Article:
In a gold rush, not all that glitters is gold. Only a handful of people will strike it lucky and unless you happen to be the one that staked where the mother-load is sitting it’s unlikely you will be driving your earnings home in a Rolls Royce. It’s not necessarily the first in the goldfields that end up making the money either (see: first-mover disadvantage).
Commercial gold rushes are very similar. There is bucket loads of excitement, a stampede to get into the business, a few people strike it rich and a lot of people end up bust. One day you can be doing well and the next day the gold pan comes up empty because the market changes so rapidly.
Virtual Reality, Augmented Reality and Mixed Reality is the latest manifestation of a technology gold rush. Right now, it’s the buzz word.
People are setting up huge funds and investing millions in startups surrounding the “Reality Technologies”. People believe that these technologies are going to change the world and it’s the place to make guaranteed money. But only half that last statement is right – these new technologies are going to change the world. But not everyone is going to make money.
There are several different factors that have a huge effect on the monetization models of the VR space.
One of the most important is that at least three of the world’s largest companies are sitting in the space and pouring cash reserves into creating VR/AR/MR platforms.
Facebook bought Oculus for 2 billion and with a user base of 1.6 billion you can be sure that however they ultimately introduce VR services to users is going to be pretty sophisticated. Google covered the bottom end of the hardware market with Cardboard, and has now released the more elegant Daydream. Google Earth is being used as a platform for VR content uploaded free of charge by subscribers.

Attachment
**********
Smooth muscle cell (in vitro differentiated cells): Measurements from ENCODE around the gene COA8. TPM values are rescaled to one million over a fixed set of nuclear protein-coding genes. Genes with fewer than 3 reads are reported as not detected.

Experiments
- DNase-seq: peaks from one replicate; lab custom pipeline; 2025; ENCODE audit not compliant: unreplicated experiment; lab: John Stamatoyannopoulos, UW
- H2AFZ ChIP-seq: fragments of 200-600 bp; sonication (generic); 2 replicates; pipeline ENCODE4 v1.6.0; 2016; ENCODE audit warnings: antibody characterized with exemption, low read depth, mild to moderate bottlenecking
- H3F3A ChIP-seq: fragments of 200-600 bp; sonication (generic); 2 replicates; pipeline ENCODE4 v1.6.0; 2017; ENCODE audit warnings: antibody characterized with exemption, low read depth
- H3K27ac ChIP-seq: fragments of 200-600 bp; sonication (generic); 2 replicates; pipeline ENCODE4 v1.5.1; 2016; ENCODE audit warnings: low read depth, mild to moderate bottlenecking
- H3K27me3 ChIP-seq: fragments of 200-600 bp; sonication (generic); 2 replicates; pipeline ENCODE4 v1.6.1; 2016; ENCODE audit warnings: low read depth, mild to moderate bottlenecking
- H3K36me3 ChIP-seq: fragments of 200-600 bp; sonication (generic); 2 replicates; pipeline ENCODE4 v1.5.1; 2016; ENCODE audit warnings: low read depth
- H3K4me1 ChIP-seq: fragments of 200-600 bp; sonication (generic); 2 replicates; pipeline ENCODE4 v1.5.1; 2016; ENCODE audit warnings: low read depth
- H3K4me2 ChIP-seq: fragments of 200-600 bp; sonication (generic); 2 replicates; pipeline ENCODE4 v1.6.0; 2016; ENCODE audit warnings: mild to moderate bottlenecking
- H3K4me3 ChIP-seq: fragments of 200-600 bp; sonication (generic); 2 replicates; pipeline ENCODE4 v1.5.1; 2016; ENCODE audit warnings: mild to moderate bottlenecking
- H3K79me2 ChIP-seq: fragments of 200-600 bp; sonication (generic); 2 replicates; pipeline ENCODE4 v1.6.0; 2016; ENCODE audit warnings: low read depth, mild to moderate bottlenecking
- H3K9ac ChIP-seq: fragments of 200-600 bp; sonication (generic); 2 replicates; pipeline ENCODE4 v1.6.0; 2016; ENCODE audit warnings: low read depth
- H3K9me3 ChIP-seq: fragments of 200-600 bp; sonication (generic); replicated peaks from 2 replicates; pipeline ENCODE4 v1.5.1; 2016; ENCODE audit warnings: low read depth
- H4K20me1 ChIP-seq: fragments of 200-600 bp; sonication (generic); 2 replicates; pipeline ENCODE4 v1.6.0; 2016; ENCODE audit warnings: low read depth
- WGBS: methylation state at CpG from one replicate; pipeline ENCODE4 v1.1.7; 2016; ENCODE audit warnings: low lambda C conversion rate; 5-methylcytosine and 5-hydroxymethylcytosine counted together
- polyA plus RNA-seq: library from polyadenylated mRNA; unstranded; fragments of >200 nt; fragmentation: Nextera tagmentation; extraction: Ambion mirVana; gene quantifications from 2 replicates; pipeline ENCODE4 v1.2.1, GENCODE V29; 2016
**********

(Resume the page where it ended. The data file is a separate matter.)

Likewise, Microsoft have developed the amazing Hololens and can use their Windows 10 database to get traction for the downstream content created for the headset that is about to start flowing. Then you have companies such as Samsung jumping into the market with a mid-range smartphone capable set of viewing glasses.
Self-contained Head Mounted Devices (no computer or smartphone required) are being developed cheaper, with native platforms and content, and come with hot and cold running tea and a double overhead twin grease-nippled camshaft.
The entertainment giants are jumping in with entertainment manifestations for VR content and this end of the market is going to be dominated by the giants of the industry who already have the content channels built and operating.
The market is exploding/developing/expanding.
One by one, when you analyze the marketplace, you find the big ponds already have the big fish in them and competing in this space is already very difficult for smaller companies. Secondly, the areas that are left are highly risky with and in fluid markets and technologies that are changing almost by the week.
For example, companies who built a business in stitching 360-degree video footage are about to join the dinosaurs as new software takes all the fun (and the work) out of stitching.
Competition for work in this space is already intense and every company is looking at jumping on the opportunities in the space. This competition hasn’t been in place long enough or the marketplace mature enough to see the shake out that always occurs when gold fever strikes.
Think Dot Com, APP Development, Social Media, Video Hosting sites (YouTube lookalikes) and so on.
There is always a shake out. There are always casualties. There is always a realignment in the market as the technologies develop and market understanding develops and those who didn’t make the grade fall by the wayside.